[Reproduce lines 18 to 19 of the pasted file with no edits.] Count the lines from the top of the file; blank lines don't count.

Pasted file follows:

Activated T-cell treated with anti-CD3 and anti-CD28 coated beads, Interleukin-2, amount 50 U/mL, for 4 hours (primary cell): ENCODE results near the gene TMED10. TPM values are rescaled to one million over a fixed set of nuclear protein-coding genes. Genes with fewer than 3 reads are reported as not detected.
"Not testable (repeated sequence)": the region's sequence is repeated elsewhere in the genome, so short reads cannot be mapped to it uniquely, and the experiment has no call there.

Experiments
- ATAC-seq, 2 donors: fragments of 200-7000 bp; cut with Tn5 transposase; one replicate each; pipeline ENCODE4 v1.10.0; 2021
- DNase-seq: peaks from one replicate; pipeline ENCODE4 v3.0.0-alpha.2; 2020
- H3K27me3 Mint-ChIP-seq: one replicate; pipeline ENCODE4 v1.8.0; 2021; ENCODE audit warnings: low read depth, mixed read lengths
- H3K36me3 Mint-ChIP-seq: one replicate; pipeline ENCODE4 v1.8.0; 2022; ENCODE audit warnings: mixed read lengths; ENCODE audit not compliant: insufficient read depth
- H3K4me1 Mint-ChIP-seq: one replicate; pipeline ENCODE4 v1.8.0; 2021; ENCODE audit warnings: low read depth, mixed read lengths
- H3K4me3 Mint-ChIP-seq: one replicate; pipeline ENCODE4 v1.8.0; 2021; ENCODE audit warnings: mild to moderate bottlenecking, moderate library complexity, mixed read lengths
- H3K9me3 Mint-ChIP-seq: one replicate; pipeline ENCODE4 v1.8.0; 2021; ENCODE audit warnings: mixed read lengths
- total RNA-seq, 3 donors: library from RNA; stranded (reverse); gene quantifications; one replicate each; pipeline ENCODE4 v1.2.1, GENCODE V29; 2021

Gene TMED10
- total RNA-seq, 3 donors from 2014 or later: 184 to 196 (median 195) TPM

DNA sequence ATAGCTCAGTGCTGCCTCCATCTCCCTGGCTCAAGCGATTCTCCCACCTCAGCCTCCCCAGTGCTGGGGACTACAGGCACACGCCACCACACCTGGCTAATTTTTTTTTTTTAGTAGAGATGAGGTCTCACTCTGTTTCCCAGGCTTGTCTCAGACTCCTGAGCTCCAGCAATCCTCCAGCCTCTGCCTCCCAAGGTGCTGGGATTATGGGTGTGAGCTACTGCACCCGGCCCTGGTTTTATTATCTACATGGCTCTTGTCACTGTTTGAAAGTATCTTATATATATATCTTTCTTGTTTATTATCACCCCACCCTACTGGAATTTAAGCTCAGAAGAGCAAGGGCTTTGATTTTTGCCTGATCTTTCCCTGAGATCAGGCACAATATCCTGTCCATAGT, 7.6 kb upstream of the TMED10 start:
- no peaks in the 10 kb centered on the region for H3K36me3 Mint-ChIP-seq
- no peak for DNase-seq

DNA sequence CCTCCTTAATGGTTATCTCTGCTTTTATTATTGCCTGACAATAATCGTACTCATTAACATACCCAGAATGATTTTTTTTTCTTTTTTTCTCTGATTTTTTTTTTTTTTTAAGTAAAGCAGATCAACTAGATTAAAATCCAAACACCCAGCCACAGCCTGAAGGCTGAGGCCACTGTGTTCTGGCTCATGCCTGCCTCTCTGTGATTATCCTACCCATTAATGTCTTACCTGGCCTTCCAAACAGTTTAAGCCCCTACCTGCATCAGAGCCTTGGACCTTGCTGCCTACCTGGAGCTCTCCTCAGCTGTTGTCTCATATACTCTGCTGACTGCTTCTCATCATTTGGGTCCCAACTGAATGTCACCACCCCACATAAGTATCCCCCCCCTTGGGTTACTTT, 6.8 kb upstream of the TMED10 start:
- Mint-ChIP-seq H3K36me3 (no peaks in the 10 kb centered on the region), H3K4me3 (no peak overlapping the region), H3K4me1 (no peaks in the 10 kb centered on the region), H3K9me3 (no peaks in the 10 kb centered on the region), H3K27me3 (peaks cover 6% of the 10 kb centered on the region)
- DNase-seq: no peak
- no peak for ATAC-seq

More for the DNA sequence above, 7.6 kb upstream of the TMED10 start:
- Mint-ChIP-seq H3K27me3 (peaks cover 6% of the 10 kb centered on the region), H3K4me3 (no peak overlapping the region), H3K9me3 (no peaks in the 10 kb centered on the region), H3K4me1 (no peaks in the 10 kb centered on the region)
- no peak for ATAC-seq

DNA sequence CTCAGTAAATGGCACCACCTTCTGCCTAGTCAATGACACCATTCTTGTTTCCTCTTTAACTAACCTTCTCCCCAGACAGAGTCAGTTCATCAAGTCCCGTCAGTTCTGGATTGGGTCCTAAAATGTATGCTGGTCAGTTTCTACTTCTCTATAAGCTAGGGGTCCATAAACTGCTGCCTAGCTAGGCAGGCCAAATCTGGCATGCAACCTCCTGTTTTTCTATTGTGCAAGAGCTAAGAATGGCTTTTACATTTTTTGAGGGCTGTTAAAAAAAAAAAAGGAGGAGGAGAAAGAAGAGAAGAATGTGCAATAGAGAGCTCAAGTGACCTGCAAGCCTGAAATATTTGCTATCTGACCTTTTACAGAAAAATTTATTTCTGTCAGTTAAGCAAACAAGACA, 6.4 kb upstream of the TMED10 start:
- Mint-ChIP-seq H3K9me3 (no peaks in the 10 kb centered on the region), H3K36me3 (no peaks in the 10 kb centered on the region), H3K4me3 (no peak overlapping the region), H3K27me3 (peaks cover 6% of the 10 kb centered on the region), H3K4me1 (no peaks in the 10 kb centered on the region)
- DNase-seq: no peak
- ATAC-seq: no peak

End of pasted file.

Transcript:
- Mint-ChIP-seq H3K36me3 (no peaks in the 10 kb centered on the region), H3K4me3 (no peak overlapping the region), H3K4me1 (no peaks in the 10 kb centered on the region), H3K9me3 (no peaks in the 10 kb centered on the region), H3K27me3 (peaks cover 6% of the 10 kb centered on the region)
- DNase-seq: no peak